We have been very blessed with good weather!  Will it last for another week or two?  We (Ivan, Matt and Bob) spent the weekend getting the house ready for the second floor plumbing.  Unfortunately, we had our first accident/injury on the site.  Bob stepped on a sheet of plywood before it was fully braced.  He caught himself before going all the way through but bruised his ribs badly.  He's ok but sore.

Last weekend was spent putting up the steel joists and beginning the plywood inserts.  We finished both this weekend.  All the plywood (to support the concrete pour is down and fully braced.  It also has a thin coat of veggie oil to allow easy removal once the concrete is sufficiently cured.  The bad news is that the plumbers are overbooked and bumping us out a week.  At 4,766 feet of elevation and as late into the season as we are it is getting scary as to whether or not we can get the slab poured.  The long range forecast is for rain this weekend then clearing next week.  The concrete contractor has insulated blankets to cover and we can also put in some heat below.  I guess we'll just keep moving forward using the extra time to plastic over the windows and doors, tidy up the job site, get all tools covered and further prep for the pour.  Enjoy the pics. - Craig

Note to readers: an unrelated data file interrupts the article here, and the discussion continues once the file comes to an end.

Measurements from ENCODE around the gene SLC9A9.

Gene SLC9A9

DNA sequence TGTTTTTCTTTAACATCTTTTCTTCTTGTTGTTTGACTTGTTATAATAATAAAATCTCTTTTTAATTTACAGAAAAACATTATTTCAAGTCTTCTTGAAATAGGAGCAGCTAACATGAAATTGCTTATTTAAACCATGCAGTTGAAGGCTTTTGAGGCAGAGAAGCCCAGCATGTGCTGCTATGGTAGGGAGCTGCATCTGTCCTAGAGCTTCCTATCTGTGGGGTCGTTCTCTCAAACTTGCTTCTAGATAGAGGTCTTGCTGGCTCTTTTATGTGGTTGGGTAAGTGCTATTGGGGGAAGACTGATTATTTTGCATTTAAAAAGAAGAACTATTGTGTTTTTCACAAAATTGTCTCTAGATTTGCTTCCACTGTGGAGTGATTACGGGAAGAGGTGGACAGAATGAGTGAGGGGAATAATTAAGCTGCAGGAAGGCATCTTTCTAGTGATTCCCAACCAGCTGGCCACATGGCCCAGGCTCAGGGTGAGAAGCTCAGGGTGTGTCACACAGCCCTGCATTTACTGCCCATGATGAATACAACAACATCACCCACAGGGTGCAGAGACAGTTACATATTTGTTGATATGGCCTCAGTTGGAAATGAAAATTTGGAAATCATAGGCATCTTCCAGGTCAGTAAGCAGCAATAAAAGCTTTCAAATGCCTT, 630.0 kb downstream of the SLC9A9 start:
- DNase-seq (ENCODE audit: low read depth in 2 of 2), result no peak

Photos

Ivan laying in a header
Bob testing the braced plywood
Matt and Bob bracing more plywood
Living room looking back east toward the main entrance
Craig installing 2x4 joist bottom cord bracing furing strip in the garage
looking west from the 2nd floor decking
Our friend Stan from Longfellow Lumber



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Posted to sevenpeacksicf by Craig in Clio, CA on 10/20/2008

Looks like the plumbing and slab pour will have to wait another week. We found some issues with the last lift pour. Seems like rebar, vents and misaligned blocks prevented some of the wall cells from being completely filled. This is critical under major load bearing areas (i.e. those blocks acting as columns for beams). I've cut out sections of the block that sound hollow and will fill them in by hand during the next pour. Also, we ran out of concrete and time so the utility shed blocks did not get fixed. Somehow solutions do seem to happen. When the concrete guys come to do the floor, they will need two days in order to get an area done to get a better working area for finish. I'll have them pour over the garage first, then thin the mud to a six-inch slump and fill the shed walls. I'll do this next Friday and pour the rest of the slab the following Monday.